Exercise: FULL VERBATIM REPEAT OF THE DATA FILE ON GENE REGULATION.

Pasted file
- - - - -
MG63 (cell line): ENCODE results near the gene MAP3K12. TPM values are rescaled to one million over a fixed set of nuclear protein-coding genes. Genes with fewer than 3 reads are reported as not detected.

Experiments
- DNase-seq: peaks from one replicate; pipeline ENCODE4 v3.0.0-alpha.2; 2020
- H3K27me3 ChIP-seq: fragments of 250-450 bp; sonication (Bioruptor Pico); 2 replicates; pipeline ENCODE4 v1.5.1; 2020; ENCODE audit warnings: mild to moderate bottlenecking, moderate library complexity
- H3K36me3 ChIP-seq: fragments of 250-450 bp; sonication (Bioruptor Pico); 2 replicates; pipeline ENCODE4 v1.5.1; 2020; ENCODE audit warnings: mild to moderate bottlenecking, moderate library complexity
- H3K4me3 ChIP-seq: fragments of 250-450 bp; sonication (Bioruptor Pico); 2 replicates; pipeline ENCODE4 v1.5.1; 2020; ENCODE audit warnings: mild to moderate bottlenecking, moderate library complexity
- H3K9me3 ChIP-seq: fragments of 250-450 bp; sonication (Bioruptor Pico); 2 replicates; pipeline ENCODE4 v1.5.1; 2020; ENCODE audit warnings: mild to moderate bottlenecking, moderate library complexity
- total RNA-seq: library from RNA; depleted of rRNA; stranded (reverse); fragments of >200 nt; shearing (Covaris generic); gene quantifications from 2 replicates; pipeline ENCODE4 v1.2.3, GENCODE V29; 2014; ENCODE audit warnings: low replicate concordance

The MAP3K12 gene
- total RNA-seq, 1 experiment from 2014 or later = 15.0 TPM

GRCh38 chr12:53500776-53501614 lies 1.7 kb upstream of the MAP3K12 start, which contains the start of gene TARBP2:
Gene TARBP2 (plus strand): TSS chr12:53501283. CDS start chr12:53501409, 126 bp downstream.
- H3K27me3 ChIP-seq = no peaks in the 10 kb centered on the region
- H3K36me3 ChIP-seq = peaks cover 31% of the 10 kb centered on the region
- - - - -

MG63 (cell line): ENCODE results near the gene MAP3K12. TPM values are rescaled to one million over a fixed set of nuclear protein-coding genes. Genes with fewer than 3 reads are reported as not detected.

Experiments
- DNase-seq: peaks from one replicate; pipeline ENCODE4 v3.0.0-alpha.2; 2020
- H3K27me3 ChIP-seq: fragments of 250-450 bp; sonication (Bioruptor Pico); 2 replicates; pipeline ENCODE4 v1.5.1; 2020; ENCODE audit warnings: mild to moderate bottlenecking, moderate library complexity
- H3K36me3 ChIP-seq: fragments of 250-450 bp; sonication (Bioruptor Pico); 2 replicates; pipeline ENCODE4 v1.5.1; 2020; ENCODE audit warnings: mild to moderate bottlenecking, moderate library complexity
- H3K4me3 ChIP-seq: fragments of 250-450 bp; sonication (Bioruptor Pico); 2 replicates; pipeline ENCODE4 v1.5.1; 2020; ENCODE audit warnings: mild to moderate bottlenecking, moderate library complexity
- H3K9me3 ChIP-seq: fragments of 250-450 bp; sonication (Bioruptor Pico); 2 replicates; pipeline ENCODE4 v1.5.1; 2020; ENCODE audit warnings: mild to moderate bottlenecking, moderate library complexity
- total RNA-seq: library from RNA; depleted of rRNA; stranded (reverse); fragments of >200 nt; shearing (Covaris generic); gene quantifications from 2 replicates; pipeline ENCODE4 v1.2.3, GENCODE V29; 2014; ENCODE audit warnings: low replicate concordance

The MAP3K12 gene
- total RNA-seq, 1 experiment from 2014 or later = 15.0 TPM

GRCh38 chr12:53500776-53501614 lies 1.7 kb upstream of the MAP3K12 start, which contains the start of gene TARBP2:
Gene TARBP2 (plus strand): TSS chr12:53501283. CDS start chr12:53501409, 126 bp downstream.
- H3K27me3 ChIP-seq = no peaks in the 10 kb centered on the region
- H3K36me3 ChIP-seq = peaks cover 31% of the 10 kb centered on the region